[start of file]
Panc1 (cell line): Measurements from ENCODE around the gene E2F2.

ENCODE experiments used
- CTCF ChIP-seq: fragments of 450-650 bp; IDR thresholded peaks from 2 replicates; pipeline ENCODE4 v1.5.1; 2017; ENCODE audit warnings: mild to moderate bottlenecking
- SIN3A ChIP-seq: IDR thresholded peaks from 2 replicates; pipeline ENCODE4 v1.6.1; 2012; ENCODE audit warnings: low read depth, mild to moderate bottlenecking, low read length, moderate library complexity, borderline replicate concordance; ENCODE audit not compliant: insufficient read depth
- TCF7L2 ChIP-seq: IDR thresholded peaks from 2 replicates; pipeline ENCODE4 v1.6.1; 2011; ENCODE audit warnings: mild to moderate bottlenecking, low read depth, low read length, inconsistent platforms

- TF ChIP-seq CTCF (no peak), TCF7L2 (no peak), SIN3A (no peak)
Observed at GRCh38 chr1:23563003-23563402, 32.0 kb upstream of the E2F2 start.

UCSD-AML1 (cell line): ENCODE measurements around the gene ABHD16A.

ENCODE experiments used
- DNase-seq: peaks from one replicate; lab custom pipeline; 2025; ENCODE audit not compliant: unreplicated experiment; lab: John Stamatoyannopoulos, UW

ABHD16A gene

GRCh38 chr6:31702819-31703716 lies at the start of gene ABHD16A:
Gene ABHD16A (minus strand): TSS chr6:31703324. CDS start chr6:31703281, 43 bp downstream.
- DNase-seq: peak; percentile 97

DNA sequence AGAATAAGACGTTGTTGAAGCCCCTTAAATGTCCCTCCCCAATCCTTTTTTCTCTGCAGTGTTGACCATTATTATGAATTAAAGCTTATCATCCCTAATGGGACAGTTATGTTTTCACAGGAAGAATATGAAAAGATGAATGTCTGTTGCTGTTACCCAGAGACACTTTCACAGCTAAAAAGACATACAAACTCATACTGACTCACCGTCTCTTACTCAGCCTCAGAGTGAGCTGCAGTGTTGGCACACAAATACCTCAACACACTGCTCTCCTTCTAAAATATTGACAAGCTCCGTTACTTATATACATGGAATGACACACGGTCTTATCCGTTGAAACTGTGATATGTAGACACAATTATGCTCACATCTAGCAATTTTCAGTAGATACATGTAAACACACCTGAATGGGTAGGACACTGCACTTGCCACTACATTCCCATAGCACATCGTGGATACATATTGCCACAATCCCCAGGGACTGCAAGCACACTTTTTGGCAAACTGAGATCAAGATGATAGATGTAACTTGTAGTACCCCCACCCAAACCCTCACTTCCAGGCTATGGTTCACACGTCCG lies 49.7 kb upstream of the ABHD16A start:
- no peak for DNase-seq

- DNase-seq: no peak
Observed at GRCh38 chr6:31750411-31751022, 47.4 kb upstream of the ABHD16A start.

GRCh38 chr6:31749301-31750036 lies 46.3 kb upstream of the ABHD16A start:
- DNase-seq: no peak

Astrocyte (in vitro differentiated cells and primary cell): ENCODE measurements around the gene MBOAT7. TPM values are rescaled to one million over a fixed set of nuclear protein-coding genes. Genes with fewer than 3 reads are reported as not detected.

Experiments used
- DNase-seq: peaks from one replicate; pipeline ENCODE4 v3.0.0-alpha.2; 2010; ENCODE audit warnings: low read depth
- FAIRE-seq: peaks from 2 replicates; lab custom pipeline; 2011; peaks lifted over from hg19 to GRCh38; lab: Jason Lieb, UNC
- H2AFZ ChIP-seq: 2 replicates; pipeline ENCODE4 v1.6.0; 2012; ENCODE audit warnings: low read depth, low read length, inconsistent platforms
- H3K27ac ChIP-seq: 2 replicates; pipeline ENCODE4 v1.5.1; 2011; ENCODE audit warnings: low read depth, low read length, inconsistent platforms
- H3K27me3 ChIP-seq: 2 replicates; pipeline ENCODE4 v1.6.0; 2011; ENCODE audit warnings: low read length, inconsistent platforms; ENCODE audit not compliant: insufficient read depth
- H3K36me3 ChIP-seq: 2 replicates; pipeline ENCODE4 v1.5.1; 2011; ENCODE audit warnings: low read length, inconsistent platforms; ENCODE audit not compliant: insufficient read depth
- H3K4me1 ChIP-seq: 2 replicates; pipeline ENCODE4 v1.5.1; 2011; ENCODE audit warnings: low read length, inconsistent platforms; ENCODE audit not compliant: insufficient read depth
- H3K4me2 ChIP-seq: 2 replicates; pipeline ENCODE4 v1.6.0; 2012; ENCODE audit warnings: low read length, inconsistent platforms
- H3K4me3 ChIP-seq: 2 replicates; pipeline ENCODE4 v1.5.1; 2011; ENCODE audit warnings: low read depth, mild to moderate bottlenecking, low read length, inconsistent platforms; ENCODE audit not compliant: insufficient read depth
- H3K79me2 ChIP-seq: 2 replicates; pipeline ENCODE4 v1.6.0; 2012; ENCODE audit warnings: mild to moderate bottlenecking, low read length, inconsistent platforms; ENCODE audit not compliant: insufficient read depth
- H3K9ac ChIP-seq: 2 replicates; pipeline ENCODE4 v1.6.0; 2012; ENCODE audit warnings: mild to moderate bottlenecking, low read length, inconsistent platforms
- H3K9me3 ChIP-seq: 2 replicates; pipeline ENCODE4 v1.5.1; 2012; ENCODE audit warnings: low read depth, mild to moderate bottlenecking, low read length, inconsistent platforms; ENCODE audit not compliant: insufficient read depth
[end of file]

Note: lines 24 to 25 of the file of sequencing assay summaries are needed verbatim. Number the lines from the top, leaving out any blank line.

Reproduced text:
- FAIRE-seq: peaks from 2 replicates; lab custom pipeline; 2011; peaks lifted over from hg19 to GRCh38; lab: Jason Lieb, UNC
- H2AFZ ChIP-seq: 2 replicates; pipeline ENCODE4 v1.6.0; 2012; ENCODE audit warnings: low read depth, low read length, inconsistent platforms